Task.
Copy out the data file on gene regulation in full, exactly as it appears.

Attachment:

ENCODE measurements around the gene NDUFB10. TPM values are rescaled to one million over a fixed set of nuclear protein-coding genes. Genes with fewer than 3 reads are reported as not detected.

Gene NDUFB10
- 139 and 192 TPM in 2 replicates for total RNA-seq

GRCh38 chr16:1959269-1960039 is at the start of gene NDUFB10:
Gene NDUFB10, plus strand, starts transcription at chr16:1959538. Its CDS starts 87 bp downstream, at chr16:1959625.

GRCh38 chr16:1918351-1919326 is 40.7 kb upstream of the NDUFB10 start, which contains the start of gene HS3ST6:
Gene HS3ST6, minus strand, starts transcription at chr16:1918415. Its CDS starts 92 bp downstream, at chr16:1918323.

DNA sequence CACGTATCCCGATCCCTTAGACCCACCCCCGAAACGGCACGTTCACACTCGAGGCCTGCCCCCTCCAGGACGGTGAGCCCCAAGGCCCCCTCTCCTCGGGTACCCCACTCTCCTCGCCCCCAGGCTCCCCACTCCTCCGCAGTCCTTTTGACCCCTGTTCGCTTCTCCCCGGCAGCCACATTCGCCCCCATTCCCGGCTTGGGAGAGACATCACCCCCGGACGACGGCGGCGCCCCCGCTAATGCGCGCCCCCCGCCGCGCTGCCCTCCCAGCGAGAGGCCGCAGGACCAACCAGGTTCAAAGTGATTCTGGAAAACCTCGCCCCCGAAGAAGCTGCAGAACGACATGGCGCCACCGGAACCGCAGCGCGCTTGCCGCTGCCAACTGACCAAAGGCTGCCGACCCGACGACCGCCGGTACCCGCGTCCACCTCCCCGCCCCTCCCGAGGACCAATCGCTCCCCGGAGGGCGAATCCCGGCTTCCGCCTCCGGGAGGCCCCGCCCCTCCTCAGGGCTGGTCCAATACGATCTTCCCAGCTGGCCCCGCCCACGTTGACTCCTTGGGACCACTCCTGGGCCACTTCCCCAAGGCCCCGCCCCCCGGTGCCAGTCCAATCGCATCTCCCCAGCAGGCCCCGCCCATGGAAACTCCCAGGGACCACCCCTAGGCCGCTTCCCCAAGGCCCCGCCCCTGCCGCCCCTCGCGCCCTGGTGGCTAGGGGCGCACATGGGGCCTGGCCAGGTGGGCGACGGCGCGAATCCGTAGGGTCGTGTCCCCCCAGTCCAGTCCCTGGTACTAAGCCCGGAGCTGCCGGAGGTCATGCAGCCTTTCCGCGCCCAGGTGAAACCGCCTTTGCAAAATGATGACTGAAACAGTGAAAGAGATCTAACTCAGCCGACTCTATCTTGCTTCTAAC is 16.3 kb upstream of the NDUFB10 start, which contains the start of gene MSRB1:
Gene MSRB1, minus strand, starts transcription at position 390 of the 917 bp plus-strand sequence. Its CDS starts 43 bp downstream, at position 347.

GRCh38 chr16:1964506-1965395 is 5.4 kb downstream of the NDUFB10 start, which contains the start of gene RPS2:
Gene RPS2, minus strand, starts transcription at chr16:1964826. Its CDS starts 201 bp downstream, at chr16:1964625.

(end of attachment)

ENCODE measurements around the gene NDUFB10. TPM values are rescaled to one million over a fixed set of nuclear protein-coding genes. Genes with fewer than 3 reads are reported as not detected.

Gene NDUFB10
- 139 and 192 TPM in 2 replicates for total RNA-seq

GRCh38 chr16:1959269-1960039 is at the start of gene NDUFB10:
Gene NDUFB10, plus strand, starts transcription at chr16:1959538. Its CDS starts 87 bp downstream, at chr16:1959625.

GRCh38 chr16:1918351-1919326 is 40.7 kb upstream of the NDUFB10 start, which contains the start of gene HS3ST6:
Gene HS3ST6, minus strand, starts transcription at chr16:1918415. Its CDS starts 92 bp downstream, at chr16:1918323.

DNA sequence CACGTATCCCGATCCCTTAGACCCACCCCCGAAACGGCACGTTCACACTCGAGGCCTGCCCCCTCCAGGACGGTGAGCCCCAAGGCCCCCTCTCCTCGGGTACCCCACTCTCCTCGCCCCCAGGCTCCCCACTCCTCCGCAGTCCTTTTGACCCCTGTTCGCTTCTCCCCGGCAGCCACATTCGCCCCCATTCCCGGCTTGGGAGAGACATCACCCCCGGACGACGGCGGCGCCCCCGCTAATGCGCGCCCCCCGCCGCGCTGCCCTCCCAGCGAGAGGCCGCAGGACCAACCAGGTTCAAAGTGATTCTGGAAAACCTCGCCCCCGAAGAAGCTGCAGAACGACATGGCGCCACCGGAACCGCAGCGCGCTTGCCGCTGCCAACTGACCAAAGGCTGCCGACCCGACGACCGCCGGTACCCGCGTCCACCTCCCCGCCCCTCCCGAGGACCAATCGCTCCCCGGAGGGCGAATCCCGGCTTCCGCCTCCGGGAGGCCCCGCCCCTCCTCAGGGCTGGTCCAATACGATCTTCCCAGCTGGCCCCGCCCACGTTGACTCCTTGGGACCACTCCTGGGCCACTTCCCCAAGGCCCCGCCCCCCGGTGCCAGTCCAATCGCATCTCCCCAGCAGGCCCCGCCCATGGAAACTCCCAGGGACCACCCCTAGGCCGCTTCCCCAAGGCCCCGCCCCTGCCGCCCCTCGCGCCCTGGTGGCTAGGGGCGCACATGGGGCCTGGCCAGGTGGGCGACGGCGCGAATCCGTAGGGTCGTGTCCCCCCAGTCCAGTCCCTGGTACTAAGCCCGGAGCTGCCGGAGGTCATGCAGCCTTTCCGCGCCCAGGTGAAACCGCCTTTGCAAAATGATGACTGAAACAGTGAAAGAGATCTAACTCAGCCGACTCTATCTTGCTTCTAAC is 16.3 kb upstream of the NDUFB10 start, which contains the start of gene MSRB1:
Gene MSRB1, minus strand, starts transcription at position 390 of the 917 bp plus-strand sequence. Its CDS starts 43 bp downstream, at position 347.

GRCh38 chr16:1964506-1965395 is 5.4 kb downstream of the NDUFB10 start, which contains the start of gene RPS2:
Gene RPS2, minus strand, starts transcription at chr16:1964826. Its CDS starts 201 bp downstream, at chr16:1964625.